As the fashion industry continues to explore AI’s potential, it must also grapple with the impact on workers. While AI-generated models may offer cost savings and flexibility, they also have the potential to displace human labor, particularly for low-paid and precarious workers.

In conclusion, the fashion industry must consider the impact of AI on workers and ensure that it does not contribute to the exploitation of low-paid and precarious workers. It must also ensure that the use of AI does not reinforce harmful stereotypes and actively work to promote diversity and inclusivity. Only then can the industry truly harness the potential of AI while ensuring that it benefits everyone involved.

While Levi’s has denied any intention to replace photoshoots with live models, worries about technology displacing human labor are nothing new. AI has been used in fashion for years, but its expansion in the industry is raising alarms among workers. 

Model Yanii Gough said many are still “dying to get back to consistency” as the industry emerges from pandemic-related disruptions. She and others also worry about models’ images being used without their permission via AI.

The rise of AI modeling firms allows clients to simply send an email to the agency with specific requests, and someone will find the appropriate person or synthetic model.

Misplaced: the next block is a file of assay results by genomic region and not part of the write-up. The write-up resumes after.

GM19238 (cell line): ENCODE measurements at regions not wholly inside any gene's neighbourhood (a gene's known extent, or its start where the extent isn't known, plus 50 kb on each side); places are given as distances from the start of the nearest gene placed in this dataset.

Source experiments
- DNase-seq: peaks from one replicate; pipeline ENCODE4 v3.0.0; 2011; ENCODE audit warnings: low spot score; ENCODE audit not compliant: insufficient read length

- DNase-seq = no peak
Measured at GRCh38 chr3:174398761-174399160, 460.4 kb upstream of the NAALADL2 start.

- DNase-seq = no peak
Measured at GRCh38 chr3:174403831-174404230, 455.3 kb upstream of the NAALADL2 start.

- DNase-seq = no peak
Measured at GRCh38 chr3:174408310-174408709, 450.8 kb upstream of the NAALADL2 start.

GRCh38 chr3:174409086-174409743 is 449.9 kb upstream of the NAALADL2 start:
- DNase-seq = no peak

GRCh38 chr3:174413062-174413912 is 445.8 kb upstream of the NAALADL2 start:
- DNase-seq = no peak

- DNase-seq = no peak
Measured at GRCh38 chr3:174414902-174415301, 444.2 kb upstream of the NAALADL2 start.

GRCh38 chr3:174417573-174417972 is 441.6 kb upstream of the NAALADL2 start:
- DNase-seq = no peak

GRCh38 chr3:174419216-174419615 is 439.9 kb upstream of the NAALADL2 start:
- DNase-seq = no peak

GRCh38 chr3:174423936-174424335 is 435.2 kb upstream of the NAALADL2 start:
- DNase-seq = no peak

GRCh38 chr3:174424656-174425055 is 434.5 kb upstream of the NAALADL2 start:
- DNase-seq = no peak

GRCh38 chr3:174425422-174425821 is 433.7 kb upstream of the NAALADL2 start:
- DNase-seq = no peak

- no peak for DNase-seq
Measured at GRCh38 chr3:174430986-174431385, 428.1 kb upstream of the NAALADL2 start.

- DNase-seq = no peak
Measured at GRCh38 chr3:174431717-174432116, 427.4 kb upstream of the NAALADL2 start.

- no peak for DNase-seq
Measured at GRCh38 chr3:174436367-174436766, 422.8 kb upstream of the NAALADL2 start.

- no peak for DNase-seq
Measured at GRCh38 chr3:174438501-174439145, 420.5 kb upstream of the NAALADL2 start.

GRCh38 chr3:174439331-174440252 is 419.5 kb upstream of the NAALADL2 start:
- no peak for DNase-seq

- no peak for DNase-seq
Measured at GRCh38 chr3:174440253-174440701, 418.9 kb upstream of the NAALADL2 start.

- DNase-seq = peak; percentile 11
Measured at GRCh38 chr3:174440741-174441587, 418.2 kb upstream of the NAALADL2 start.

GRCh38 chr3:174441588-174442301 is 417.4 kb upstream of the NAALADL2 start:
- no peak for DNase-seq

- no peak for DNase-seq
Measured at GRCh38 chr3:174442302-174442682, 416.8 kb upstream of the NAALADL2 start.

The world’s first digital supermodel, Shudu, created in 2017 by The Diigitals, an AI modeling agency, has booked gigs with high-end brands such as BMW and Louis Vuitton. However, Shudu and The Diigitals have drawn criticism for the agency’s founder, Cameron-James Wilson, who is white, creating a Black female digital model.

Another AI startup, Deep Agency, allows users to create a virtual photoshoot with synthetic models or an AI version of a real person. Models are worried that AI will take over from fit models who typically try on clothes to assess sizing and silhouettes for designers and manufacturers. 

Increasing numbers of fit models are contacting Sara Ziff’s nonprofit advocacy group, the Model Alliance, to express concerns about companies hiring them for body scans that can be used for product development without their knowledge or compensation.

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Rise of AI Models